Redemption Day

Tree greets Carter with a big hug. 

She borrows his pillow to cushion the fall of the frat boy who passes out from hazing every morning. 

She finally signs the petition to stop global warming.  

She tells Tim it’s okay to be gay. 

She waves back to the girl in front of the sorority house.  

She apologizes to Lori for not being a good roommate. 

She dumps Gregory. 

She brings a huge tray of food to lunch too.  And pours chocolate milk on Danielle for being a bully.  

She kisses Carter and asks him out.  

She has lunch with her father who she has stood up for the entire movie. 

 

That night at the hospital, Tree holds a knife to the throat of the guard outside Tomb’s room in order to take his gun.  

 

“This is a really bad idea,” he tells her.

 

” So is dying for the sixteenth time.”

 

Tree shoots Tombs.  

 

Then she finally eats Lori’s cupcake with Carter.  

 

Tree is distraught to find herself stuck in the same day again. 

 

Tree starts packing her things.  She’s going as far away as possible.  When Lori offers her the cupcake, Tree realizes it’s poisoned.  She died in her sleep.  Lori had access to Tombs and he was the perfect scapegoat.  Lori reveals she’s been killing Tree out of jealousy over Gregory.  

 

Tree forces the cupcake in Lori’s mouth and pushes her out the window. 

 

Carter fakes Tree out and makes her think it’s the same day again.  

 

It is Tuesday the 19th.  She made it!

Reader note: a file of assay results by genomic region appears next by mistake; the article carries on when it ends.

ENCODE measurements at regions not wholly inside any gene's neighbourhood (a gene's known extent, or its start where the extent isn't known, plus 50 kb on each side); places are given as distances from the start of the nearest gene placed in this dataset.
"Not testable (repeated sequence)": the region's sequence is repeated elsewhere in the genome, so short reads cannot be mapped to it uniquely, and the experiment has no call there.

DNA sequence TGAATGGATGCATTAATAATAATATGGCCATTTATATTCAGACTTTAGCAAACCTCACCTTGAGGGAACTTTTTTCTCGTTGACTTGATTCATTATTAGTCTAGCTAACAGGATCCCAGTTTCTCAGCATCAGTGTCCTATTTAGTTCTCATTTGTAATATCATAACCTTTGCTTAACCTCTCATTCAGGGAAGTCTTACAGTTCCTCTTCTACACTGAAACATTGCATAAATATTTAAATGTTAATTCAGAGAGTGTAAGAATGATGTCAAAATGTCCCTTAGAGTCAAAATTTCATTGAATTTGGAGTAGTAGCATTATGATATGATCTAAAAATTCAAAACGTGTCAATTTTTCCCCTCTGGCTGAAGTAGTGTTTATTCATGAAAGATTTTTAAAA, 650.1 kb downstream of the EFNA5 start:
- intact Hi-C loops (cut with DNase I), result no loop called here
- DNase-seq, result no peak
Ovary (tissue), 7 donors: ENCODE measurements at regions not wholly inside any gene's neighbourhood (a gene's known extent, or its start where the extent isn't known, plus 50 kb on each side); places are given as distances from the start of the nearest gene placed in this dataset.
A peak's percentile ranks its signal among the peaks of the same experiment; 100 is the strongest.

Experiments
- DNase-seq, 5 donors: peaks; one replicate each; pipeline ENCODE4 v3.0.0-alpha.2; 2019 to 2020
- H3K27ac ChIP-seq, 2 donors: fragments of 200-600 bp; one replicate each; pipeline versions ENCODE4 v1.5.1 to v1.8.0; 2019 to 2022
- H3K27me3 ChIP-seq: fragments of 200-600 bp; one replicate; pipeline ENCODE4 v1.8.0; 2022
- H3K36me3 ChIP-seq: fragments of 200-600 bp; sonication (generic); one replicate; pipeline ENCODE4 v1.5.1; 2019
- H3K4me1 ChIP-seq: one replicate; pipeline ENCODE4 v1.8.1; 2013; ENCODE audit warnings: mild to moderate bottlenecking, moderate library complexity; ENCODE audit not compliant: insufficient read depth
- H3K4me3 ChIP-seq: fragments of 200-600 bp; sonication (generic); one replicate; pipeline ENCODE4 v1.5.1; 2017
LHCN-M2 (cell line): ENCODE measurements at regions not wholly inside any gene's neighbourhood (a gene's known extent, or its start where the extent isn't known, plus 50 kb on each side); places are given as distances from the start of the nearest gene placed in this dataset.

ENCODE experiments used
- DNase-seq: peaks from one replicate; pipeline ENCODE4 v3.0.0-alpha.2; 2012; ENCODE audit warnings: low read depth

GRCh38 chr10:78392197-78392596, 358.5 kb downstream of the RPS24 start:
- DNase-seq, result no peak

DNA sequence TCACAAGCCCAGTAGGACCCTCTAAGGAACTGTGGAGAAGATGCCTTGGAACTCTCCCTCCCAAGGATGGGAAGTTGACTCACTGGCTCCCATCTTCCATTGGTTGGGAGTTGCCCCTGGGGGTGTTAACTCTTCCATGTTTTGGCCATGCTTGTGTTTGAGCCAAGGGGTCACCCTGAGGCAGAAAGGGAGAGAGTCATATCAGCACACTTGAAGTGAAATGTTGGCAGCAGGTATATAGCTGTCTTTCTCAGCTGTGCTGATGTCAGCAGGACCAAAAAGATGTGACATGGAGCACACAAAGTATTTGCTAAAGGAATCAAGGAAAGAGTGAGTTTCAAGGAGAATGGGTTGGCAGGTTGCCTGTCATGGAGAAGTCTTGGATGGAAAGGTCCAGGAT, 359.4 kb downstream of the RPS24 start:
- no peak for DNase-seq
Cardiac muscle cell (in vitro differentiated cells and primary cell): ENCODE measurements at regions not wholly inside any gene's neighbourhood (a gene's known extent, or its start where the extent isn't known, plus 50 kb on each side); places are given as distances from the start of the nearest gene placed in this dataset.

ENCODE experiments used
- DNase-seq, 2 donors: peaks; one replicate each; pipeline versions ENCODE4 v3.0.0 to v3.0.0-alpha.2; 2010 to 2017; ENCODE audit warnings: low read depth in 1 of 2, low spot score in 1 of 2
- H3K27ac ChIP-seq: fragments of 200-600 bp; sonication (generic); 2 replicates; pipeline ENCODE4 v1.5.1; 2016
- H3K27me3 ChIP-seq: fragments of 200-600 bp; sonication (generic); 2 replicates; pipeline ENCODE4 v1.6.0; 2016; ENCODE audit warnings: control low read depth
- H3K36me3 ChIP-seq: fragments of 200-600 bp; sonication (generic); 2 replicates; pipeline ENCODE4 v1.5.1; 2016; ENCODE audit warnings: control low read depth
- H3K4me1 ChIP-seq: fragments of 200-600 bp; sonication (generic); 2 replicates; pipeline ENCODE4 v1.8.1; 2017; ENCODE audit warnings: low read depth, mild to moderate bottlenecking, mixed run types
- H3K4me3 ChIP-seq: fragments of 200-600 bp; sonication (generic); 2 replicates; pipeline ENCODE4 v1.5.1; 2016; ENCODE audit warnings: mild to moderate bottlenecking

Happy Death Day is one of my favorite recent horror films.  It’s a movie that has a lot of fun with its concept. And it rewards repeat viewings.  The scenes with Lori are a lot of fun when you know what’s going on beneath the surface.  Happy Death Day 2 U will be wicked fun with the whole cast vulnerable this time, not just Tree.  Remember to check this blog for a movie review when it comes out. And use the RunPee app to get Peetimes! 

Happy Death Day – All the Clues to the Killer (SPOILERS)

Movie Review – Happy Death Day

Happy Death Day – All the Clues to the Killer (SPOILERS)

happy death day 2 U is a horror sequel
Who’s the masked killer? I don’t care — just stop wearing that hideous thing…

On first viewing, the twist in Happy Death Day seems to come from nowhere.  But the filmmakers have played fair all along.  If you watch it a second time, all the clues are there for an observant audience member to piece together what’s happening.

(I’ve said it in the the title and this should be clear by now, but be aware this article contains spoilers for Happy Death Day 1.)

1.  The Killer:  There are two big moments in the movie that hint at who the killer is. 

 

On day 4, Carter tries to help Tree narrow down the list of suspects.  He asks her who knows it’s her birthday.  Thinking of the surprise party later that night, she says the whole campus.  But the only person who’s made a big deal about her birthday is Lori. 

 

Later, the killer uses a candle (or is it the whole cupcake?) to light the fire that blows up the cop car Tree is trapped in.  The only person we’ve seen in the entire movie with a birthday candle is Lori. There wasn’t even cake at Tree’s party.

2. The Motive

Lori tries to warn Tree away from Gregory when she visits him the first time.  She tells Tree her affair with the married doctor is bound to have “some pretty serious consequences.” 

 

At the surprise party, Danielle tells Tree Lori’s “boning” some mystery guy. 

 

Later, when Tree apologizes to Lori for being a bad roommate, she says she wants to hear about Lori’s mystery guy. 

 

All of Lori’s scenes are either in the dorm room or at the hospital.  And the only hot guy at the hospital is Gregory.

 

Lori’s affair with Gregory is all but spelled out.  The filmmakers make sure to bring up the “mystery guy” the second time because it’s close to the end.  That way we’ll make the connection when Gregory’s named is dropped at the climax.